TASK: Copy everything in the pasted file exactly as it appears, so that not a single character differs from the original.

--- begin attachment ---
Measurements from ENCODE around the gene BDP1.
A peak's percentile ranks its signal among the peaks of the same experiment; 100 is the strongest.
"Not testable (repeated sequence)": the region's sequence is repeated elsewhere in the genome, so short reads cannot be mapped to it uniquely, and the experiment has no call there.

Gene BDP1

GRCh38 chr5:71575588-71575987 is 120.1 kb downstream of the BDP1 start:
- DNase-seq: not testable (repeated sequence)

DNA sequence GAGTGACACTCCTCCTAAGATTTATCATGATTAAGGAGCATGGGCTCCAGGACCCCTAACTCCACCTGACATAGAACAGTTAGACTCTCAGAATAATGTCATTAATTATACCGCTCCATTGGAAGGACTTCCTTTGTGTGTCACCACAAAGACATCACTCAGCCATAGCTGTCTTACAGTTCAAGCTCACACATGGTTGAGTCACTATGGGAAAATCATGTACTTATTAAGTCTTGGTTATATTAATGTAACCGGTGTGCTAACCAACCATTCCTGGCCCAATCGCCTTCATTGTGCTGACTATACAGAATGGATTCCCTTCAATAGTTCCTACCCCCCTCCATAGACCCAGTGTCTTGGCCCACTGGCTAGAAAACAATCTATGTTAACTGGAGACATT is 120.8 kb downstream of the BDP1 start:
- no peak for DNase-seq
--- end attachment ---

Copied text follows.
Measurements from ENCODE around the gene BDP1.
A peak's percentile ranks its signal among the peaks of the same experiment; 100 is the strongest.
"Not testable (repeated sequence)": the region's sequence is repeated elsewhere in the genome, so short reads cannot be mapped to it uniquely, and the experiment has no call there.

Gene BDP1

GRCh38 chr5:71575588-71575987 is 120.1 kb downstream of the BDP1 start:
- DNase-seq: not testable (repeated sequence)

DNA sequence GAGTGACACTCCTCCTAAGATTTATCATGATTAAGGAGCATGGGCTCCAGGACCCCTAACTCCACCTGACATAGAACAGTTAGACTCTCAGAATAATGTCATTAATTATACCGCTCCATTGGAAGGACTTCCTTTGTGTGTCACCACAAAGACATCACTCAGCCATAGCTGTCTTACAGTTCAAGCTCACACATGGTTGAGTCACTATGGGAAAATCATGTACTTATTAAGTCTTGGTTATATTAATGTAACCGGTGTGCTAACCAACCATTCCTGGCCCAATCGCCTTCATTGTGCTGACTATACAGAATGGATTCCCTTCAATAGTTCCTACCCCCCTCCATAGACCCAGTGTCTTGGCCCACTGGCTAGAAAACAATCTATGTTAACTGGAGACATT is 120.8 kb downstream of the BDP1 start:
- no peak for DNase-seq